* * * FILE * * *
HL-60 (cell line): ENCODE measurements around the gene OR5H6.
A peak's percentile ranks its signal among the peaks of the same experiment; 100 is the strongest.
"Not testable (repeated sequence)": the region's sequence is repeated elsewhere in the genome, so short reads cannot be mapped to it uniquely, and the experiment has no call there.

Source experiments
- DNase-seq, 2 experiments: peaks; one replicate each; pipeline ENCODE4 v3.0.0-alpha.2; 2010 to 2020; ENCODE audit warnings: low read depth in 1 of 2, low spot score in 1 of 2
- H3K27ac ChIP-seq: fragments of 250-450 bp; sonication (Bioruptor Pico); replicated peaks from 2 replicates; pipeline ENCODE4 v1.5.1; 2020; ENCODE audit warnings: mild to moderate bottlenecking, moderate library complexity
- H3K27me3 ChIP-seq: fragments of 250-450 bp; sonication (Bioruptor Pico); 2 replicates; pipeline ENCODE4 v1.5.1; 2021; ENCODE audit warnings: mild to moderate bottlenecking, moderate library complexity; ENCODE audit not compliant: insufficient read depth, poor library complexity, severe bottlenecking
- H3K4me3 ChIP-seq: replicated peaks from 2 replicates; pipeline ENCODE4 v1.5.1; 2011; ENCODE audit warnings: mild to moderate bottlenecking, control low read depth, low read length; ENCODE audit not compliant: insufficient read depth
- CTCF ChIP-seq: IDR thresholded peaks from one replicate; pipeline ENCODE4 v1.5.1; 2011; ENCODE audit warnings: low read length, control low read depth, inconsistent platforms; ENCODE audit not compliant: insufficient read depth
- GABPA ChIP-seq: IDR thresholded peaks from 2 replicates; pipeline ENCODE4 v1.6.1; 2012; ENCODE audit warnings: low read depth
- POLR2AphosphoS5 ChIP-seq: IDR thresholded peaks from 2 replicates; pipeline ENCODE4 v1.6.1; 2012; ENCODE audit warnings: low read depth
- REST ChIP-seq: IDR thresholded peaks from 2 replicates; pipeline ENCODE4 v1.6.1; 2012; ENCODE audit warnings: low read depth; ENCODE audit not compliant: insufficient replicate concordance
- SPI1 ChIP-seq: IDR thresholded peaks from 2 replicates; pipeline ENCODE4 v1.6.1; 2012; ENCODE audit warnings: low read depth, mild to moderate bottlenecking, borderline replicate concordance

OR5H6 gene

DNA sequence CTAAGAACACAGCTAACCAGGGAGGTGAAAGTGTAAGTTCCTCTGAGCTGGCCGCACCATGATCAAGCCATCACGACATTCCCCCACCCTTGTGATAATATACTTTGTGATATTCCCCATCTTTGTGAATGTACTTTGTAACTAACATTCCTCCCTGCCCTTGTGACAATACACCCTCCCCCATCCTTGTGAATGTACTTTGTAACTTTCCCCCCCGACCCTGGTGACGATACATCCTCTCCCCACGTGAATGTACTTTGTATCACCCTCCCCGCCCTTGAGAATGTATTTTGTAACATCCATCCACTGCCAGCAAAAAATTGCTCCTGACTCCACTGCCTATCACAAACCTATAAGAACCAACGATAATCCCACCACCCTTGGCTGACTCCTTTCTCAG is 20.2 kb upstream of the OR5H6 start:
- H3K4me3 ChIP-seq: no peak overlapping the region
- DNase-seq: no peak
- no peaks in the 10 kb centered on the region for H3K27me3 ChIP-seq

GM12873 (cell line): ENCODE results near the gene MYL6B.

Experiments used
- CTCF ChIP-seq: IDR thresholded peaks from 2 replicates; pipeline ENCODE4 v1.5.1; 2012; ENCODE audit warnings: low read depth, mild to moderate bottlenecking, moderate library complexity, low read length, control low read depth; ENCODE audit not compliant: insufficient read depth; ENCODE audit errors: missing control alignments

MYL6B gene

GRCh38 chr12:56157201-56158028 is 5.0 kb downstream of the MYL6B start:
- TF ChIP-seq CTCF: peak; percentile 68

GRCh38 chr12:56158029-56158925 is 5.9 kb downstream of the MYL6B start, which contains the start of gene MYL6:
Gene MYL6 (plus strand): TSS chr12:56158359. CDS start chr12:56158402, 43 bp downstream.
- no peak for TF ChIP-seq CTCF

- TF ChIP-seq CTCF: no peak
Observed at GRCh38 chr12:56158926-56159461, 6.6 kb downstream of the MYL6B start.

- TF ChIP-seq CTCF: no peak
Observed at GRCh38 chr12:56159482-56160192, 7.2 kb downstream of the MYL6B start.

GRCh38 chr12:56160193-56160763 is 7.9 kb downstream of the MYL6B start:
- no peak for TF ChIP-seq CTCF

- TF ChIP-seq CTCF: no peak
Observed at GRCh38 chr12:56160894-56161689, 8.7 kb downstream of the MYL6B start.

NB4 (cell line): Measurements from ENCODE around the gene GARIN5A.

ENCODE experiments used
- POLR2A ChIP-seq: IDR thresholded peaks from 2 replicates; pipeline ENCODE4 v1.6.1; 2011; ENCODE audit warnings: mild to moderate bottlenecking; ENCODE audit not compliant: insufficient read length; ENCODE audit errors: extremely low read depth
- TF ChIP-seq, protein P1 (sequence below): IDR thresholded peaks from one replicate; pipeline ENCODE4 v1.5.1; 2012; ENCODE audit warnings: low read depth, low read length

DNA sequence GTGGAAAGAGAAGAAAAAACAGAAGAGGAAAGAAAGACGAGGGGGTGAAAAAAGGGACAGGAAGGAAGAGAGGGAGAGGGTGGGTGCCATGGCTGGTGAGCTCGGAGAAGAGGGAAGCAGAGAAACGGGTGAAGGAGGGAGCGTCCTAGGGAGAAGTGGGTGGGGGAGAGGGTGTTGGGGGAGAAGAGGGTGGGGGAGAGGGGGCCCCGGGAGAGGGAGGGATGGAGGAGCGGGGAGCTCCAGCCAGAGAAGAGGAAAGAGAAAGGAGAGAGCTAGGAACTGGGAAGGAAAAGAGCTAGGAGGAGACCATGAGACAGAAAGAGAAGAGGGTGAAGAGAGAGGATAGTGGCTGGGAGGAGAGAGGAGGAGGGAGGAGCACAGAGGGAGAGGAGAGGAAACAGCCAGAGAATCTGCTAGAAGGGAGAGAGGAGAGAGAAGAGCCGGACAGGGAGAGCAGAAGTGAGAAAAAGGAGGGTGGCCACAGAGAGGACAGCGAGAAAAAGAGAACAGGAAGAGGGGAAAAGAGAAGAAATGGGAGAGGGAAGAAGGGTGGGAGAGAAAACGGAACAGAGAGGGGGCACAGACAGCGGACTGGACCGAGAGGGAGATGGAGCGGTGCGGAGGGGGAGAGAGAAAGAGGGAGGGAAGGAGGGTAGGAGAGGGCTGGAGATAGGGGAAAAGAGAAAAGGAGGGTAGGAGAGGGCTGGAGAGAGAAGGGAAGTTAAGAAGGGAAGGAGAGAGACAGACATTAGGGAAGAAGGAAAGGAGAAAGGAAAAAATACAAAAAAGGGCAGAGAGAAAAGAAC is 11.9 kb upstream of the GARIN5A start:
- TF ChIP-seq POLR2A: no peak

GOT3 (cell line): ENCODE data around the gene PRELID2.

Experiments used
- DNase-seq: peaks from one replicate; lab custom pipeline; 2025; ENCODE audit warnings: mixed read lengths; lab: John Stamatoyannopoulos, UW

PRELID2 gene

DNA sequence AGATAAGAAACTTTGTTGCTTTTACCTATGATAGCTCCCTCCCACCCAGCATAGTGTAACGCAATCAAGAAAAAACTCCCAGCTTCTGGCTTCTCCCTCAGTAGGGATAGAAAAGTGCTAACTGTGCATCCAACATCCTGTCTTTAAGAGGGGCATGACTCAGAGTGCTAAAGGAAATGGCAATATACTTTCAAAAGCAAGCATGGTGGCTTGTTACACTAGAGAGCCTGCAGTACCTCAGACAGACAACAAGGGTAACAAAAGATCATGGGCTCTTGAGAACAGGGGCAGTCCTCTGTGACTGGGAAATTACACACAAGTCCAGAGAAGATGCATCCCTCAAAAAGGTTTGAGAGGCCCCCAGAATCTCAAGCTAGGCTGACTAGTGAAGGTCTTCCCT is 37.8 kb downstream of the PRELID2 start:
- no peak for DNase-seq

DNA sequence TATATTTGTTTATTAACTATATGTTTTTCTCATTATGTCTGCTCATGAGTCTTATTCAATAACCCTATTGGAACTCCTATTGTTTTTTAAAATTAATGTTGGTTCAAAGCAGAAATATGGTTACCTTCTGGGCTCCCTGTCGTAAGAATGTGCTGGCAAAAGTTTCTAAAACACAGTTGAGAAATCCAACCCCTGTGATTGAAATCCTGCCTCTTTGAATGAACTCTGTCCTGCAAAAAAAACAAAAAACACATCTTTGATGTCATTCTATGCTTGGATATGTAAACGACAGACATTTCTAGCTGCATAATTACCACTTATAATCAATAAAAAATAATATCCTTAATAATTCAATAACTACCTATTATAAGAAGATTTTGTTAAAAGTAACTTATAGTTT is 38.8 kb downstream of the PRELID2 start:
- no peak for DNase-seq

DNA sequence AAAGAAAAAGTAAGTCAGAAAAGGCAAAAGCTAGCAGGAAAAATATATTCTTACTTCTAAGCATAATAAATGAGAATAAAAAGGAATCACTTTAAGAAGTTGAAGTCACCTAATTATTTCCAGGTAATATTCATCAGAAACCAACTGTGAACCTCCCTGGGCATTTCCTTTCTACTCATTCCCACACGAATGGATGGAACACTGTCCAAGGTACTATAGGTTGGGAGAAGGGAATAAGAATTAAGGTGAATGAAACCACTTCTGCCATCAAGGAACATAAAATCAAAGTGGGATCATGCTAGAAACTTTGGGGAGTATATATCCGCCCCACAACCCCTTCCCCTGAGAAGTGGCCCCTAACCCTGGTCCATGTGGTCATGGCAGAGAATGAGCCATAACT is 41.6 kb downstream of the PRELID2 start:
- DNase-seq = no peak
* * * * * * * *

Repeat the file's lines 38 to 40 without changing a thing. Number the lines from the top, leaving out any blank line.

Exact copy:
- POLR2A ChIP-seq: IDR thresholded peaks from 2 replicates; pipeline ENCODE4 v1.6.1; 2011; ENCODE audit warnings: mild to moderate bottlenecking; ENCODE audit not compliant: insufficient read length; ENCODE audit errors: extremely low read depth
- TF ChIP-seq, protein P1 (sequence below): IDR thresholded peaks from one replicate; pipeline ENCODE4 v1.5.1; 2012; ENCODE audit warnings: low read depth, low read length

DNA sequence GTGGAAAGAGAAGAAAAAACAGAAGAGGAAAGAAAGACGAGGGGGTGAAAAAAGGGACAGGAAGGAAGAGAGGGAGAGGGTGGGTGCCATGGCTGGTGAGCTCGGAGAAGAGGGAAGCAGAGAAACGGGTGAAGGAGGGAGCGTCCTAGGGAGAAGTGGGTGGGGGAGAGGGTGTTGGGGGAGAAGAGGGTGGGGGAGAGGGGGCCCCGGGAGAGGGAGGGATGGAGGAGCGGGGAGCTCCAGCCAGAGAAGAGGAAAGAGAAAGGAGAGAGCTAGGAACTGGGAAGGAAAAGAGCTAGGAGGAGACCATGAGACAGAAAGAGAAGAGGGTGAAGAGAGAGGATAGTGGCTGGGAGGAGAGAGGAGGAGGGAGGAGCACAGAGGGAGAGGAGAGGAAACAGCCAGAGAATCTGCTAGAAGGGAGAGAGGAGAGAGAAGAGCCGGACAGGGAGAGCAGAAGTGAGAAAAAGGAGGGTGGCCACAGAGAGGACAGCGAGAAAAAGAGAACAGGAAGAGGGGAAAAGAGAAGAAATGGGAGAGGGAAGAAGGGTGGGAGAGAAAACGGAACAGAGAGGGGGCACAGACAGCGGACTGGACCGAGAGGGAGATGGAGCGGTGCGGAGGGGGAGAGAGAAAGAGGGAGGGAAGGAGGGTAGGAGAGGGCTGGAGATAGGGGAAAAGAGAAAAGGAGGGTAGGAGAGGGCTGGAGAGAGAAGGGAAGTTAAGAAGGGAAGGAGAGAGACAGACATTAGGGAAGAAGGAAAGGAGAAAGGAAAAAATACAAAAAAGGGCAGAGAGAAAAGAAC is 11.9 kb upstream of the GARIN5A start: